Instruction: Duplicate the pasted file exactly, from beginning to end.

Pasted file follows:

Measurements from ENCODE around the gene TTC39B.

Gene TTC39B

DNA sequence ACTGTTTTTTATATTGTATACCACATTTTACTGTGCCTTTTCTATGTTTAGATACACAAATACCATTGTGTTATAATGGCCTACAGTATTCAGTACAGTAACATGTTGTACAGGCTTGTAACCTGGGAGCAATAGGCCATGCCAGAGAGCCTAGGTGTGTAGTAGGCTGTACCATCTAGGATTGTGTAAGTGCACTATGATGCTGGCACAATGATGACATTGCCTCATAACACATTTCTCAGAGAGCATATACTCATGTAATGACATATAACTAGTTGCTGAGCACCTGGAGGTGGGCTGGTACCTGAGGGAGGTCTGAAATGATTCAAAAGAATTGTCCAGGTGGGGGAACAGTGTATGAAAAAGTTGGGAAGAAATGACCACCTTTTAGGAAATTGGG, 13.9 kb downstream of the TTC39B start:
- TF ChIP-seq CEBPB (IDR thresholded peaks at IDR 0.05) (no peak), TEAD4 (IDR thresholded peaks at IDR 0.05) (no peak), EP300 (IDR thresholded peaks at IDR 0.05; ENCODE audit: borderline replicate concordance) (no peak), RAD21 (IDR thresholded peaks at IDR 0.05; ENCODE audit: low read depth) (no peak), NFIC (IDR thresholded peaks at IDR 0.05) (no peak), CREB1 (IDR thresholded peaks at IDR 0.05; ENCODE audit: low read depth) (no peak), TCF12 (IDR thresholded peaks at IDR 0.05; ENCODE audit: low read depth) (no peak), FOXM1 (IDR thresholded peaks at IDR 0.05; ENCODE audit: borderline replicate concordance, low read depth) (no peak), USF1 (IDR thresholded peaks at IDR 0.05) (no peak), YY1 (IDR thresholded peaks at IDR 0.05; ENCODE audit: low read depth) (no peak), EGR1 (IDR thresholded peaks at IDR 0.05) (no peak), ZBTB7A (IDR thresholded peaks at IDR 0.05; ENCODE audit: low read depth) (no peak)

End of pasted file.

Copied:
Measurements from ENCODE around the gene TTC39B.

Gene TTC39B

DNA sequence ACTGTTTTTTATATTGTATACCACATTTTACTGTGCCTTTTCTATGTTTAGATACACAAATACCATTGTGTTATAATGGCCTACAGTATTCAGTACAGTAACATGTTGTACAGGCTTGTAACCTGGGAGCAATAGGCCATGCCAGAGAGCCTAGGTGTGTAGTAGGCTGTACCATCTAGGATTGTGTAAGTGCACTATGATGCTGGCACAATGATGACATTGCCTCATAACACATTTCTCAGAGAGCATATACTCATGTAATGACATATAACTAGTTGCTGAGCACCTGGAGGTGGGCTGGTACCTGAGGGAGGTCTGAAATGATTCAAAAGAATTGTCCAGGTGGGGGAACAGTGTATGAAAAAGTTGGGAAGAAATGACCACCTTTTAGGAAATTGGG, 13.9 kb downstream of the TTC39B start:
- TF ChIP-seq CEBPB (IDR thresholded peaks at IDR 0.05) (no peak), TEAD4 (IDR thresholded peaks at IDR 0.05) (no peak), EP300 (IDR thresholded peaks at IDR 0.05; ENCODE audit: borderline replicate concordance) (no peak), RAD21 (IDR thresholded peaks at IDR 0.05; ENCODE audit: low read depth) (no peak), NFIC (IDR thresholded peaks at IDR 0.05) (no peak), CREB1 (IDR thresholded peaks at IDR 0.05; ENCODE audit: low read depth) (no peak), TCF12 (IDR thresholded peaks at IDR 0.05; ENCODE audit: low read depth) (no peak), FOXM1 (IDR thresholded peaks at IDR 0.05; ENCODE audit: borderline replicate concordance, low read depth) (no peak), USF1 (IDR thresholded peaks at IDR 0.05) (no peak), YY1 (IDR thresholded peaks at IDR 0.05; ENCODE audit: low read depth) (no peak), EGR1 (IDR thresholded peaks at IDR 0.05) (no peak), ZBTB7A (IDR thresholded peaks at IDR 0.05; ENCODE audit: low read depth) (no peak)